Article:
EAST ST. LOUIS, Ill. (KMOX) – A nearly decade-long effort to restore the boyhood home of jazz great Miles Davis and open it as a museum is nearing its culmination.
“We’re looking at completion by late fall,” according to Lauren Parks, President of House of Miles ESL – the group behind the campaign. “We’ve raised approximately $50,000. We need another $50,000 to complete Phase One, which is completion of the structure itself.”
Phase Two – described as a brick fundraiser for a courtyard, will be kicking off “very soon,” according to Parks.
The money is being raised in part through a GoFundMe account.
Coupling those donations with available grant money has allowed workers to restore the home at 1701 Kansas Avenue in East St. Louis.
Jas Gary Pearson, Director of Programming for House of Miles, says the renovation project is a great way for the jazz great’s legacy to live on.
“What we’re looking to do with this project is we’re hoping to inspire young kids between the ages of six to twelve to attend our music academy,” he explained. “We want to get them when they’re very, very impressionable. When you get kids to buy into a community you’re doing all the things you need to do.”
Davis passed away at the age of 65 in 1991.
Though more than a decade younger than the famous musician, Eugene B. Redmond — now the poet laureate for East St. Louis — knew Davis and says he and his friends ran to greet him whenever he returned from New York City.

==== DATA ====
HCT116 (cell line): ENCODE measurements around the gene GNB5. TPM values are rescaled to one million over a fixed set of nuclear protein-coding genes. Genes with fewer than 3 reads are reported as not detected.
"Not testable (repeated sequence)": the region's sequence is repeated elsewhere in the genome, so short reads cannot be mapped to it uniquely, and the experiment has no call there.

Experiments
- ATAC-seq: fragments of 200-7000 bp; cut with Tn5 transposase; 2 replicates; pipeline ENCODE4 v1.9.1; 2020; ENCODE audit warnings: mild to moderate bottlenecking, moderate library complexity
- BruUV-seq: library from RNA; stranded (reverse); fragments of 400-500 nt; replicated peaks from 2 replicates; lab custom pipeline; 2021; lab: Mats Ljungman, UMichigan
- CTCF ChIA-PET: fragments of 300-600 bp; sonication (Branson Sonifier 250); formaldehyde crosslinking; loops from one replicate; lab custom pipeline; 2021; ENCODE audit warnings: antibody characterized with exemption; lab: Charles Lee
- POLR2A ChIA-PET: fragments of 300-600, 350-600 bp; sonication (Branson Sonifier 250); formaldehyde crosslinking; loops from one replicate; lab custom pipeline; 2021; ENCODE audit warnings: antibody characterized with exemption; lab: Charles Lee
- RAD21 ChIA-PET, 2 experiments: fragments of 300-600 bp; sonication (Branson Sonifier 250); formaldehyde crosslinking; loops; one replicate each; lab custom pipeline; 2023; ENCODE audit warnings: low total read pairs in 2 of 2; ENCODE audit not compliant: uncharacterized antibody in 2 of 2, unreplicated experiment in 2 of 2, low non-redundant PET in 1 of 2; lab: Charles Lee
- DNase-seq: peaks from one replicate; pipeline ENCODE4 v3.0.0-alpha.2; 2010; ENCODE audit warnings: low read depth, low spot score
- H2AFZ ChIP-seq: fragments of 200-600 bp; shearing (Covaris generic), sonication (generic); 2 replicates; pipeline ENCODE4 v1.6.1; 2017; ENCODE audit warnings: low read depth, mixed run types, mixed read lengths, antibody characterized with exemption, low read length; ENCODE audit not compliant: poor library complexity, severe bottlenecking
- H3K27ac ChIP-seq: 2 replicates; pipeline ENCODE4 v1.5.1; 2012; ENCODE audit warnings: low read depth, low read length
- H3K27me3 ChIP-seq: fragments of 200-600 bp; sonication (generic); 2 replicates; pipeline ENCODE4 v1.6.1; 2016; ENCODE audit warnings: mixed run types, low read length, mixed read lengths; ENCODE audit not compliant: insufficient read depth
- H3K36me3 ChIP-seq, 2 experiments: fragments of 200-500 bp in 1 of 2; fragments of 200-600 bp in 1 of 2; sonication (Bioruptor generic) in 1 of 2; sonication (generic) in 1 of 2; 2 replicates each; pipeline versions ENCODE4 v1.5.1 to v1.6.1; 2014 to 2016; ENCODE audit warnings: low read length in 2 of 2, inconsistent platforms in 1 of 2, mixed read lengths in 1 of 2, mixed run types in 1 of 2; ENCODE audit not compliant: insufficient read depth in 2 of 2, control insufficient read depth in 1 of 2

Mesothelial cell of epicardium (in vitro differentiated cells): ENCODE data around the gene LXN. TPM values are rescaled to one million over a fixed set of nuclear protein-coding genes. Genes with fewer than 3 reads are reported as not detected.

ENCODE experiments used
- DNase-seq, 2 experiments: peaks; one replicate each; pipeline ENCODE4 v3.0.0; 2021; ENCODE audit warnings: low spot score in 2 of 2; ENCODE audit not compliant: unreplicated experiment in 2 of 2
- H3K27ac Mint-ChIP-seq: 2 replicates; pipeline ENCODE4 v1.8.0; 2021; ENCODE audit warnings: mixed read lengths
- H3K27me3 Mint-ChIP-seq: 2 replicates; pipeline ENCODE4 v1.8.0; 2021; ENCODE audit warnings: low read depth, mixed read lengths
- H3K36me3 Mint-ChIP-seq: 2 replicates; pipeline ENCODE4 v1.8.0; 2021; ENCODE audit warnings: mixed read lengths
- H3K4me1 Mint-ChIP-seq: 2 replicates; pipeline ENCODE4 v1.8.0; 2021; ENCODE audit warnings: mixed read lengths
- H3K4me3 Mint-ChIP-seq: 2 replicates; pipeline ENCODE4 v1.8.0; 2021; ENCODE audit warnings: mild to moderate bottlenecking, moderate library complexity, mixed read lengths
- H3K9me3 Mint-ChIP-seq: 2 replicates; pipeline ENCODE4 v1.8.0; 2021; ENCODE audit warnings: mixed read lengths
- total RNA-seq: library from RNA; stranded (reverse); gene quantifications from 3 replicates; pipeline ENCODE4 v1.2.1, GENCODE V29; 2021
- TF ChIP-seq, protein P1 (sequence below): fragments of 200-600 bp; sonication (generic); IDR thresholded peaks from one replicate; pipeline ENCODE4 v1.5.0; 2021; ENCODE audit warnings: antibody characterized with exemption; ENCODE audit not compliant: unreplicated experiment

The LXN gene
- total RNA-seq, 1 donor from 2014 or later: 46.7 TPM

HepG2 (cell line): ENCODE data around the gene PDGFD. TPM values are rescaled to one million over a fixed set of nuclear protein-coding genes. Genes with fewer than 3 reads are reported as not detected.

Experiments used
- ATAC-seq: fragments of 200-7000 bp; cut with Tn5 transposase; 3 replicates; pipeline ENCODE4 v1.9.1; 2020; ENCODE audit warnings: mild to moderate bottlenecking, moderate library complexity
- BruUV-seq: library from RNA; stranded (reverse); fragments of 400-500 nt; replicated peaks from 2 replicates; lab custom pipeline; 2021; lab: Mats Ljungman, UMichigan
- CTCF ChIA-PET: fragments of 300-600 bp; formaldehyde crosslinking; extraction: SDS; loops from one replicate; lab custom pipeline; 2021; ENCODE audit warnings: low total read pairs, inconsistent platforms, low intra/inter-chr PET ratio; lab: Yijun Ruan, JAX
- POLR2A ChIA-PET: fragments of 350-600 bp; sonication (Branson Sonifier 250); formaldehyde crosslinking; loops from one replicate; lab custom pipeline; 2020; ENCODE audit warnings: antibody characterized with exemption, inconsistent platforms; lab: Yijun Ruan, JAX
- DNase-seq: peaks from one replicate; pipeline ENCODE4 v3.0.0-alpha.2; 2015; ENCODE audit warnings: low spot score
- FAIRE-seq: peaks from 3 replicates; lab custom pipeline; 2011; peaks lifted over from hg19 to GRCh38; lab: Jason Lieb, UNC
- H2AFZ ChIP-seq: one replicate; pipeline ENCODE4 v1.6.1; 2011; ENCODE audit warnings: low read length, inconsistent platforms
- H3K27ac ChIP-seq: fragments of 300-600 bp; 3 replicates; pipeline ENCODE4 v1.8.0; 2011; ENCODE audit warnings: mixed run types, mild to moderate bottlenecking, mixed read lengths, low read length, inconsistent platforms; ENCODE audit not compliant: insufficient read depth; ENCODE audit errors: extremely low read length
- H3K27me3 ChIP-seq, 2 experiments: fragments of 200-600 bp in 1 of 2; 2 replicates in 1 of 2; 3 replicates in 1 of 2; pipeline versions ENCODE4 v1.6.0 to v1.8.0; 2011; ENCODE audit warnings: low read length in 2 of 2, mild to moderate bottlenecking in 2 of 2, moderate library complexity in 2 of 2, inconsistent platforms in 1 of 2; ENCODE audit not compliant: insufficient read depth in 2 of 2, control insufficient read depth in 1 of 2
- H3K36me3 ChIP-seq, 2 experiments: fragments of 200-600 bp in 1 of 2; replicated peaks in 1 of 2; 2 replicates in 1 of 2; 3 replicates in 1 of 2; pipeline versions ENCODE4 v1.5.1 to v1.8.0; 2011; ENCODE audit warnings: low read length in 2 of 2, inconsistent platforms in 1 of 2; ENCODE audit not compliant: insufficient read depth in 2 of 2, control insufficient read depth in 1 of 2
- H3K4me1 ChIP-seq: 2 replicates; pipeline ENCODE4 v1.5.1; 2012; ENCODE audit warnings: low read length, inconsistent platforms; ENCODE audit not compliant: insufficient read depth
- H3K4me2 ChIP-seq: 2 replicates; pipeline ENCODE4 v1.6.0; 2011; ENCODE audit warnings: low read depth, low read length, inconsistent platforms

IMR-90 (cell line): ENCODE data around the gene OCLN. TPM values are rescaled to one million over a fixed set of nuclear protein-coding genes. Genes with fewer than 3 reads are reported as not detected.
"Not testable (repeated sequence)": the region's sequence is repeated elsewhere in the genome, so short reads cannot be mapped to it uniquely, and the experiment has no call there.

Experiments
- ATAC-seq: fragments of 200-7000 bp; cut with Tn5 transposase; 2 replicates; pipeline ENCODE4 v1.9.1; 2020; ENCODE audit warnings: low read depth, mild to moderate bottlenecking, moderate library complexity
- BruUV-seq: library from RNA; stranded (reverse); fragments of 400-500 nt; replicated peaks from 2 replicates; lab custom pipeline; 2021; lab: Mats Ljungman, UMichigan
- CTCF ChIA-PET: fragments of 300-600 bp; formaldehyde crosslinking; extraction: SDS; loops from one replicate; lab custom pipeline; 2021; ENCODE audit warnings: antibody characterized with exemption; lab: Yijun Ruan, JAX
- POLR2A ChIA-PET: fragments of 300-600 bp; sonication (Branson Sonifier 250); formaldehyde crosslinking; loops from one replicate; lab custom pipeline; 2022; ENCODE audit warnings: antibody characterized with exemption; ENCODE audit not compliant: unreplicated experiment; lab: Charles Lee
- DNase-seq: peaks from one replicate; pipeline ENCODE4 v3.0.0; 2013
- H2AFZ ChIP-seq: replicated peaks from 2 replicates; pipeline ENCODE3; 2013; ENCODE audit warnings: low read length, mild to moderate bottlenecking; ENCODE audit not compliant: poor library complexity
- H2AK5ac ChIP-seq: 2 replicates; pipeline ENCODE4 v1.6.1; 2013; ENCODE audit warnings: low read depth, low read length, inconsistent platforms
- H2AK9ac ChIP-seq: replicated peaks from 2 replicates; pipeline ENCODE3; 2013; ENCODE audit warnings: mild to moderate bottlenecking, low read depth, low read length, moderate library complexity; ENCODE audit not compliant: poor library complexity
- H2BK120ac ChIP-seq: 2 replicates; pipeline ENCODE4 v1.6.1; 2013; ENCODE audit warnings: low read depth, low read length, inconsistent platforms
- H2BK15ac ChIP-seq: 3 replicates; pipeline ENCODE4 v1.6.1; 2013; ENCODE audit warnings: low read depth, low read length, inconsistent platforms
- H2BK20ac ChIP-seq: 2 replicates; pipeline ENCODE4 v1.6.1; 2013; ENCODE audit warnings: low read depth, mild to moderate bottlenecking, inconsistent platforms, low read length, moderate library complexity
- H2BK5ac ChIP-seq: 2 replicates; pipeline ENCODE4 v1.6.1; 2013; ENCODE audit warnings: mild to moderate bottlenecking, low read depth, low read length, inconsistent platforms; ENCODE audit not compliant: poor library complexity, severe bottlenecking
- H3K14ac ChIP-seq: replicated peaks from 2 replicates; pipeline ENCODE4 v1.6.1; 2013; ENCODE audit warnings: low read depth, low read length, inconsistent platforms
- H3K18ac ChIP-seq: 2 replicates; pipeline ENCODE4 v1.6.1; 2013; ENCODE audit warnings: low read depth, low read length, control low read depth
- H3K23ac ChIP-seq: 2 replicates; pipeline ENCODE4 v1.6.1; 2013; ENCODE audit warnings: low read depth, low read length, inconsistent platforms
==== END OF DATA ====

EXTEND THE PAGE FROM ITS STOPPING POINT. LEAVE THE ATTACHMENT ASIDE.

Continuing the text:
“We could keep up with the New York styles by watching Miles when he came home,” Redmond recalled. “There was a continental suit, a double-breasted suit, a sharp coat and trousers. Whatever was the style in hats, jackets, pants, trousers, and shoes — Miles would be on the cutting edge of that.”
He also noticed that Davis had an “edge” to his personality that Redmond figures was related to his musical genius.
“I think the uniqueness of both his music and his personality,” Redmond said. “His music has been defined as the work of a genius but also — strange. He actually altered the direction and shifted the thrust of jazz music.”
Lauren Parks is looking for the renovated home/museum to become a major tourist attraction for East St. Louis.
“We are true believers in shedding positive light on our city,” she pointed out. “Not only our city — this will benefit the county, the region, and the world. That’s how we see it.”
An exact opening date for the renovated childhood home of Miles Davis in East St. Louis has yet to be announced.
You can learn more about the project at http://www.houseofmilesestl.org.
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